Tuesday, January 15, 2013

Sabah’s Imbak Canyon contains a wealth of information

THE early morning mist envelopes the Imbak Canyon Conservation Area (ICCA). The chirping of birds, the call of gibbons and the sound of rushing water from a river are beautiful and unforgettable.

This writer recently went to the Gunung Kuli Research Station, located at the ICCA, the remaining part of unspoilt lowland rainforest in the heart of Sabah.

A trip to this pristine forest is incomplete without understanding the beauty of wildlife and trees.

The water in the Imbak River is crystal clear. In addition, a number of freshwater fish live in the river and other streams.

In 2010, a 10-day research expedition was organised at the Gunung Kuli Research Station. More than 100 researchers took part in the research expedition.

Imbak Canyon

During their expedition, researchers found 50 species of medicinal plants and 28 species of orchids in the conversation area, which spans 30,000 hectares.

The Imbak Canyon is a priceless heritage site, which had been transformed into a Forest Conservation Area in 2010.

According to Dr Waidi Sinun, Yayasan Sabah’s group manager (conservation and environmental division) at the ICCA, the ICCA had been developed into a conservation area by Yayasan, Sabah Foundation, in 2003, for research purposes.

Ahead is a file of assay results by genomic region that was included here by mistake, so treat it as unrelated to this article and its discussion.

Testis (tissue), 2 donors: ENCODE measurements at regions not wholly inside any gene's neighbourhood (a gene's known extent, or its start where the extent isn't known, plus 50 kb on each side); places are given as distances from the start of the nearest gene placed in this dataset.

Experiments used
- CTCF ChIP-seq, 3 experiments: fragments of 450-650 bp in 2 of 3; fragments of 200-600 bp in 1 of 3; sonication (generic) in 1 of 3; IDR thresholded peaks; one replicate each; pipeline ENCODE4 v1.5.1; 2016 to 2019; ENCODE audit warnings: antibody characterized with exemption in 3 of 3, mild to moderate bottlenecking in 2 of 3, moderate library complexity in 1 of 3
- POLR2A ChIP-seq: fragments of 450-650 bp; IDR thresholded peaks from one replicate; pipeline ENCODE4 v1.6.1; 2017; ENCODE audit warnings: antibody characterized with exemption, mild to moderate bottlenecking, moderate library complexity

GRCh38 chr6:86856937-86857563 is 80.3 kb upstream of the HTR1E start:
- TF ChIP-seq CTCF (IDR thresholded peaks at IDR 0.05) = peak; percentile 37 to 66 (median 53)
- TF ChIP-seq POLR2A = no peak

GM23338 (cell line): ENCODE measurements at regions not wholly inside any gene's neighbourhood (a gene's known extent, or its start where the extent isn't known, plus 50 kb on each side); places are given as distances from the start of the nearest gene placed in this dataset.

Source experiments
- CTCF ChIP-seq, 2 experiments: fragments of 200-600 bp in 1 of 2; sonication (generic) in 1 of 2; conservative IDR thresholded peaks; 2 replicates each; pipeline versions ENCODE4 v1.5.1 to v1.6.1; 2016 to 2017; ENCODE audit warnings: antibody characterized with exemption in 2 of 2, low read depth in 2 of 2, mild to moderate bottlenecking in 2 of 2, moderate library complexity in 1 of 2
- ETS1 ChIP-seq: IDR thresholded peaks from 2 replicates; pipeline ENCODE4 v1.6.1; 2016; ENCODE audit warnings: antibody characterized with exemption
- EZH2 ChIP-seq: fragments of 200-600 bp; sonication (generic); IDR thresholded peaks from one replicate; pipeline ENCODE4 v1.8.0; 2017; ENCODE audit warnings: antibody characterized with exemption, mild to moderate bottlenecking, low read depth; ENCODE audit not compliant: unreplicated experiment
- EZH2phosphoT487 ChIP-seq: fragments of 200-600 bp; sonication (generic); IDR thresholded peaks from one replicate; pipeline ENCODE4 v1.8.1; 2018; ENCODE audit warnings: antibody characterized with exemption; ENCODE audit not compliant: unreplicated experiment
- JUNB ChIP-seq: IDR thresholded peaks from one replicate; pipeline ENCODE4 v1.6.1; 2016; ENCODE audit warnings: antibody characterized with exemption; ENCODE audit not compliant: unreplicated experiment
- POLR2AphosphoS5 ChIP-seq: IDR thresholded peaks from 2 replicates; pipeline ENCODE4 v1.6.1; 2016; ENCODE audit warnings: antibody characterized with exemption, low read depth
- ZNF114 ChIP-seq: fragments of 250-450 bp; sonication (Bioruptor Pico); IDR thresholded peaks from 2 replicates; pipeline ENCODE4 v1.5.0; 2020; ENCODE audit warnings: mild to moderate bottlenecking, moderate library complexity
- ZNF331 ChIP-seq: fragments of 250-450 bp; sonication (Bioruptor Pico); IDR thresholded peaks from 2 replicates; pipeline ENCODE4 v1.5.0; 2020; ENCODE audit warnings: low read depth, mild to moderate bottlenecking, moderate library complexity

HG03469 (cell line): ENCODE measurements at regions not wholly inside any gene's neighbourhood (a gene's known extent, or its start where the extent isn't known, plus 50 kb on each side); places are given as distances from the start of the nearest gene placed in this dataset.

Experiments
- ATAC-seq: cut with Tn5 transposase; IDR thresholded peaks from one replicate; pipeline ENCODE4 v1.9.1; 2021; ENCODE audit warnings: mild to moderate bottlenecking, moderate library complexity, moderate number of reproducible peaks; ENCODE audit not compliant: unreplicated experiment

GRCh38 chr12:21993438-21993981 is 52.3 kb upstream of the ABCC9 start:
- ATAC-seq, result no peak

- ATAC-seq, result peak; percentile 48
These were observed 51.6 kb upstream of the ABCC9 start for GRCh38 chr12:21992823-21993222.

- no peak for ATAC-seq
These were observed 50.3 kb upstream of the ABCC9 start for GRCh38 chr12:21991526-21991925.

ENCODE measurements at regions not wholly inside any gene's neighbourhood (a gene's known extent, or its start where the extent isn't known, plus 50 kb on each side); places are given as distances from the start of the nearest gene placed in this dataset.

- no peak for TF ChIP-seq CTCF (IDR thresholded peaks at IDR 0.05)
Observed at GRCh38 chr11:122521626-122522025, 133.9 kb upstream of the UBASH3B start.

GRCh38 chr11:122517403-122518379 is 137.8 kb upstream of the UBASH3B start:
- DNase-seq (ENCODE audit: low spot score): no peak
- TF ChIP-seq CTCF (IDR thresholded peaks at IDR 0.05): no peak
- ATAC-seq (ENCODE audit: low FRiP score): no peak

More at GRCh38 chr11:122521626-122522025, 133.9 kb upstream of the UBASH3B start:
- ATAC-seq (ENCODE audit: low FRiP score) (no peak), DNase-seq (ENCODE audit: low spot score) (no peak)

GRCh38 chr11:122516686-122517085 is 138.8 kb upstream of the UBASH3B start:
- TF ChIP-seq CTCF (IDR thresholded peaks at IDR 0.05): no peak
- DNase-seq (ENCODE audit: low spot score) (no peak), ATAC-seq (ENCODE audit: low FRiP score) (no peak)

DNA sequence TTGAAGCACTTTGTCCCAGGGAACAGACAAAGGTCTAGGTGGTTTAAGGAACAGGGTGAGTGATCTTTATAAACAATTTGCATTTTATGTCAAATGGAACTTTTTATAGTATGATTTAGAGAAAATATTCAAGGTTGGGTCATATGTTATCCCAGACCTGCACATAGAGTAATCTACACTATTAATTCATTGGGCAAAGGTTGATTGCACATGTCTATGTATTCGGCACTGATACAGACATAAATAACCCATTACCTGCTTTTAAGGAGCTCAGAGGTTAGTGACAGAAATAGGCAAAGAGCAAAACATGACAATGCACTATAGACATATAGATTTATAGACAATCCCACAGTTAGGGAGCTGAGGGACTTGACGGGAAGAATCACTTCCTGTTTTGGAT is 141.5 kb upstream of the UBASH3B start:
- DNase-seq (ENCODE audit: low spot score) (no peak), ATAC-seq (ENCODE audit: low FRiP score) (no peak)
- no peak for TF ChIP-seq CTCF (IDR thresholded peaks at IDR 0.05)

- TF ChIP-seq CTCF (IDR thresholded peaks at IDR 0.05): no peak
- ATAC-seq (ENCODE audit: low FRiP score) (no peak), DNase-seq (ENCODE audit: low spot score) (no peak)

Today, the area is managed by the foundation.


Imbak Canyon is a 25km long valley in central Sabah. It is surrounded by sandstone cliffs that are more than 3,700 feet tall.

The Imbak Canyon forest consists of shrub communities as well as low forest communities.

Recognised as a genetic seed bank, Imbak Canyon is home to more than 317 species of plants, out of which 32 species are found in Borneo, with only six species present in Sabah.

According to Waidi, there are six different species of primates in Imbak. They are the Borneo gibbon, the long-tailed Macaque, the Silvered Langur, the Red leaf monkey, the Proboscis monkey and the Pig-tailed monkey.

Waidi said the ICCA will combine Maliau Basin and Danum Valley so that a full-fledged research facility can be developed for biodiversity studies.


Efforts to develop the ICCA into a world class education centre were intensified after the launch of the Yayasan Sabah-Petronas Imbak Canyon Partnership last year.

Petronas contributed RM6 million to create a master plan for Imbak Canyon.

At the proposed Imbak Canyon Studies Centre (ICSC), there will be a laboratory, research and staff quarters, an observation tower, conference rooms, galleries and a nursery.

The facilities available at the Tampoi Base Camp in Imbak Canyon are not sophisticated. Currently, the base camp has hostel-type accommodation with washrooms, a camping ground and a dining area.

Petronas’ contribution is indicative of the organisation’s desire to conserve Imbak Canyon’s unique biodiversity, and to make it a central research hub for studies on environment and biodiversity.


"It is important to get the support of various organisations so that the Imbak Canyon can be developed into a conservation area to protect wildlife in Maliau Basin and Danum Valley.

"Equatorial rainforests, including the Imbak Canyon, play an important role in reducing the amount of carbon in the environment," said Mohammad Medan Abdullah, Senior General Manager at the Petronas Group’s Corporate Affairs Division, at the launch of the YS-Petronas Imbak Canyon Conservation Partnership.